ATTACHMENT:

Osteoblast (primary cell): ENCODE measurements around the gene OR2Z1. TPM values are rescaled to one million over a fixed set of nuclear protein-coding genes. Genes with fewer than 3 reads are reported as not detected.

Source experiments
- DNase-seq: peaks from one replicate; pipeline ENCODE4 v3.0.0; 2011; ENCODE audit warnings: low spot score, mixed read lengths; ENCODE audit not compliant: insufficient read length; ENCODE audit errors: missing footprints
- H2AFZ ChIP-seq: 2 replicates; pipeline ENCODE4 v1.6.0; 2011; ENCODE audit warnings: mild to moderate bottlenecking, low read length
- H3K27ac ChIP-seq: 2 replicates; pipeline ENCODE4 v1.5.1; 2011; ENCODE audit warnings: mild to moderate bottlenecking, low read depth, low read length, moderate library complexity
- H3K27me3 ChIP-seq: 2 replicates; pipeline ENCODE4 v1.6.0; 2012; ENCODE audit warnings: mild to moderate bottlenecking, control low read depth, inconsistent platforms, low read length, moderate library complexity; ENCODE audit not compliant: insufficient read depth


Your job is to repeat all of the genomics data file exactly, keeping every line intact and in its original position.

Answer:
Osteoblast (primary cell): ENCODE measurements around the gene OR2Z1. TPM values are rescaled to one million over a fixed set of nuclear protein-coding genes. Genes with fewer than 3 reads are reported as not detected.

Source experiments
- DNase-seq: peaks from one replicate; pipeline ENCODE4 v3.0.0; 2011; ENCODE audit warnings: low spot score, mixed read lengths; ENCODE audit not compliant: insufficient read length; ENCODE audit errors: missing footprints
- H2AFZ ChIP-seq: 2 replicates; pipeline ENCODE4 v1.6.0; 2011; ENCODE audit warnings: mild to moderate bottlenecking, low read length
- H3K27ac ChIP-seq: 2 replicates; pipeline ENCODE4 v1.5.1; 2011; ENCODE audit warnings: mild to moderate bottlenecking, low read depth, low read length, moderate library complexity
- H3K27me3 ChIP-seq: 2 replicates; pipeline ENCODE4 v1.6.0; 2012; ENCODE audit warnings: mild to moderate bottlenecking, control low read depth, inconsistent platforms, low read length, moderate library complexity; ENCODE audit not compliant: insufficient read depth